Holi 2021: Denizens @home make DIY colours
From rose and beetroot to neem, maida and flour, there are ample options available right in your kitchen to make Holi colours at home.
For Holi is incomplete without bright hues of colours. Right? And nothing like it if the colours are made at home without harsh chemicals. We speak to denizens, who, in the run up to Holi, have started making colours at home. And they share some tricks and tips.
Asha Ravi, a Swachhta hero appointed by Municipal Corporation Gurugram, makes Holi colours by using maida or rice flour. “We can make dry colours very easily using maida or rice flour. Take one cup of rice flour or all purpose flour. Add food colour of your choice to two teaspoons of water and mix it to the flour to make a thick paste. Add some kesar/kewda/rose/sandalwood essence to the colour for the divine fragrance. Let it dry under the sun. Now blend in a grinder to use it as s powdered colour.You can make a variety of colours like red, pink, orange, yellow, green, blue etc, using this method.
But Gurugram-based environmentalist Sameera Satija, who runs Crockery Bank, says she follows a simple process of making colours at home. “I personally don’t prefer to use maida, which is a food item and I feel shouldn’t be wasted, so use talcum powder. Take talcum powder. Add food colour of your choice. Add in that two-three spoon of water, and then add this colour to talcum powder. Mix and mash it well so as to mix the colour evenly. Leave this to dry for a day. You’ll find some lumps in this powder but that’s fine. Now either churn it in a mixer or with in any container with hands. A tip is to add large quantity of food colour into the water for bright colours as after mixing with talcum powder, it gets little lighter.”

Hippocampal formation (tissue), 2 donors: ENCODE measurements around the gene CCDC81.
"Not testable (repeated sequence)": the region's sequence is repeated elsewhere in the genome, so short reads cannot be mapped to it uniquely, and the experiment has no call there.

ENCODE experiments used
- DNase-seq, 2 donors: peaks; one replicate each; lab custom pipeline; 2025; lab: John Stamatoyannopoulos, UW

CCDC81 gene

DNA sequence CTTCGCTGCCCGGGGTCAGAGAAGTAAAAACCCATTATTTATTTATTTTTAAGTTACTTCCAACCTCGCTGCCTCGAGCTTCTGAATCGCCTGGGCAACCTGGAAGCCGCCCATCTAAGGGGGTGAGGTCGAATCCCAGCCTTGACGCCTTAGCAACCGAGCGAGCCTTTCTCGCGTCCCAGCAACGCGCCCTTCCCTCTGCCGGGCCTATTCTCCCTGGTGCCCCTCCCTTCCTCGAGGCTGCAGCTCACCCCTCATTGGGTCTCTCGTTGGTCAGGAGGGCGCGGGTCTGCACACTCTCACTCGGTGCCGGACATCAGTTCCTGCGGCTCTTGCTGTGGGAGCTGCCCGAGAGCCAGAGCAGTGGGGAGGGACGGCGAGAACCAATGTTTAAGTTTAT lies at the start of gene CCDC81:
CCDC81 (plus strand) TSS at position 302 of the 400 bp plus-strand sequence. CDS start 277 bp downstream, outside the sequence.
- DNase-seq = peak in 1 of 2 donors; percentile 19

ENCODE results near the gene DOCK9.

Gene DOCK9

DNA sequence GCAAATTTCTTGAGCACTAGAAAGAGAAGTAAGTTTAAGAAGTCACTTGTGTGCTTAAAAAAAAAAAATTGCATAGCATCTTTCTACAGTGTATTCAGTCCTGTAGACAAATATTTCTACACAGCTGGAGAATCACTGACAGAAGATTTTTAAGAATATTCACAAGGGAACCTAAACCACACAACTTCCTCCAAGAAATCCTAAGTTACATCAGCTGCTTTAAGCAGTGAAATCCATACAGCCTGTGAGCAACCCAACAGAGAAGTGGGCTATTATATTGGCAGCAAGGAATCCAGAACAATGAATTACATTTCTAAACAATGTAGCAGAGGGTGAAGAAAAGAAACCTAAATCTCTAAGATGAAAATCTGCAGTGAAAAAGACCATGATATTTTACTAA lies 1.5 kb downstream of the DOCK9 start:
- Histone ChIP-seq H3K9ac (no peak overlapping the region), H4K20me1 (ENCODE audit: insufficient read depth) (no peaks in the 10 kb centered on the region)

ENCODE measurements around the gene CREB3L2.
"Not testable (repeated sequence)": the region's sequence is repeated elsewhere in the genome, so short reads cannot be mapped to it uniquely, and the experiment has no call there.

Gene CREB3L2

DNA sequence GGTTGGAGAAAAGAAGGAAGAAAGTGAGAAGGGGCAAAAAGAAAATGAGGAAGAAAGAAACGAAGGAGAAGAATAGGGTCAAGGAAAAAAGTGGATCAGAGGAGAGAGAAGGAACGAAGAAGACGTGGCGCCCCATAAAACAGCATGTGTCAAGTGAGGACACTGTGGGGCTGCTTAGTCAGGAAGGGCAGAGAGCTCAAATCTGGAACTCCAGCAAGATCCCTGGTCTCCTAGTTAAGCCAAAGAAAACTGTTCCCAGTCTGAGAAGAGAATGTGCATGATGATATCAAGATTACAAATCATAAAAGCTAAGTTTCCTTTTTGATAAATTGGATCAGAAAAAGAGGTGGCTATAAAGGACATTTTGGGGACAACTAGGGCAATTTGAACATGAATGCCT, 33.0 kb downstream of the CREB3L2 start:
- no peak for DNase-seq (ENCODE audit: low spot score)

Madhumita Puri, from Delhi-based Society for Skill Development, which has been making Holi colours by collecting flowers from temples since 2005, says, “Identify anything in the kitchen, or your garden. Look around. You have to be gently with the rose petals. Air dry them. Neem makes beautiful green colour, too. One must dry it without sun. Cover it with a fine cloth so that dust doesn’t settle on it. Just a day should be sufficient. Put in a mixer and grind it,” she says.
Entrepreneur Upasana Mahatani, who is making bright hues at home, says, “I usually boil and grate beetroot. Then dilute with water to make different shades of maroon/ burgundy/ magenta colour. Another trick is to mix haldi with chandan (sandalwood) paste to get a nice yellow shade.”
Author tweets @Nainaarora8